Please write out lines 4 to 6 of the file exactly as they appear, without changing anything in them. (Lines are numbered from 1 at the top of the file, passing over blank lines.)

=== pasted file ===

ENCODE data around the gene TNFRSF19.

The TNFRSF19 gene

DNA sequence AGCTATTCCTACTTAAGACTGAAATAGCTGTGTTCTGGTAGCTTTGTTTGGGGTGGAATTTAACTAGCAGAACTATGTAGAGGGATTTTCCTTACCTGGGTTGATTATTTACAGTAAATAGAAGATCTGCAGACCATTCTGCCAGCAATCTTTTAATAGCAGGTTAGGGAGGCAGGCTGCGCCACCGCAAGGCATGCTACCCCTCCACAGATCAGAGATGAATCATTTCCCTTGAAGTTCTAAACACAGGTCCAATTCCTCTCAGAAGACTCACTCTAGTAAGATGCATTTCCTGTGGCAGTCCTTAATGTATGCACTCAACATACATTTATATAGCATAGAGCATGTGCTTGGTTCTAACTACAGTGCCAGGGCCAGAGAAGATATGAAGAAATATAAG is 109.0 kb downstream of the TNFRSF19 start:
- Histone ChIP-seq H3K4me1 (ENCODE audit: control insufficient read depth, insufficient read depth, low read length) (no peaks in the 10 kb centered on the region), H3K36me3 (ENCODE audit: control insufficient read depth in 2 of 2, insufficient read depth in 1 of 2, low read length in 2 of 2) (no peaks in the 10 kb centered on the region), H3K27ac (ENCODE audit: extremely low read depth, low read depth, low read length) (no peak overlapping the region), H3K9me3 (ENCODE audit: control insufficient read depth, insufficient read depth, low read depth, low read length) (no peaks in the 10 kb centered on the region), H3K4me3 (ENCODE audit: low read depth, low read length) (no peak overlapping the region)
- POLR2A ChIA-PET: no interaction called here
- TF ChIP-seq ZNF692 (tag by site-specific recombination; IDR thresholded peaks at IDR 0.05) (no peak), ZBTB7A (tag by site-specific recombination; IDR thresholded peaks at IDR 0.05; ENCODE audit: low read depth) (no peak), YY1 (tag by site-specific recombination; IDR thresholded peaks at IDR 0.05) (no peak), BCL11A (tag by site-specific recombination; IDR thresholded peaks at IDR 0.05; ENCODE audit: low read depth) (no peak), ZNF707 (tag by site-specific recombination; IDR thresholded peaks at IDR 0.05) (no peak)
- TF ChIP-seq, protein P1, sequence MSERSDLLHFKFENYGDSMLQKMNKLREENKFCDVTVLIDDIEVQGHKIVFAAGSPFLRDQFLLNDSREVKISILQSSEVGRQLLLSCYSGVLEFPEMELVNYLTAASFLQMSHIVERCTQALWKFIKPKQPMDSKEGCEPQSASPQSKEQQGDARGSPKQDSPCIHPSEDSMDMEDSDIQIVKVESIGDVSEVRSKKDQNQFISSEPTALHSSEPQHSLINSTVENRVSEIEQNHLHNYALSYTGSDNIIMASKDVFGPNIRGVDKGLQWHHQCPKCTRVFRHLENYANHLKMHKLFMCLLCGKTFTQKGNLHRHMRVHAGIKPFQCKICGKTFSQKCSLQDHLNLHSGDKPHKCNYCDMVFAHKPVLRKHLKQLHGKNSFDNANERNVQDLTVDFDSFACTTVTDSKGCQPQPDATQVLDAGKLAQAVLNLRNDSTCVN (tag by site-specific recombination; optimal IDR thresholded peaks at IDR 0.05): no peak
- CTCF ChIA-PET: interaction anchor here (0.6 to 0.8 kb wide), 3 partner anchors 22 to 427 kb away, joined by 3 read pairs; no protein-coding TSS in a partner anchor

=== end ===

- Histone ChIP-seq H3K4me1 (ENCODE audit: control insufficient read depth, insufficient read depth, low read length) (no peaks in the 10 kb centered on the region), H3K36me3 (ENCODE audit: control insufficient read depth in 2 of 2, insufficient read depth in 1 of 2, low read length in 2 of 2) (no peaks in the 10 kb centered on the region), H3K27ac (ENCODE audit: extremely low read depth, low read depth, low read length) (no peak overlapping the region), H3K9me3 (ENCODE audit: control insufficient read depth, insufficient read depth, low read depth, low read length) (no peaks in the 10 kb centered on the region), H3K4me3 (ENCODE audit: low read depth, low read length) (no peak overlapping the region)
- POLR2A ChIA-PET: no interaction called here
- TF ChIP-seq ZNF692 (tag by site-specific recombination; IDR thresholded peaks at IDR 0.05) (no peak), ZBTB7A (tag by site-specific recombination; IDR thresholded peaks at IDR 0.05; ENCODE audit: low read depth) (no peak), YY1 (tag by site-specific recombination; IDR thresholded peaks at IDR 0.05) (no peak), BCL11A (tag by site-specific recombination; IDR thresholded peaks at IDR 0.05; ENCODE audit: low read depth) (no peak), ZNF707 (tag by site-specific recombination; IDR thresholded peaks at IDR 0.05) (no peak)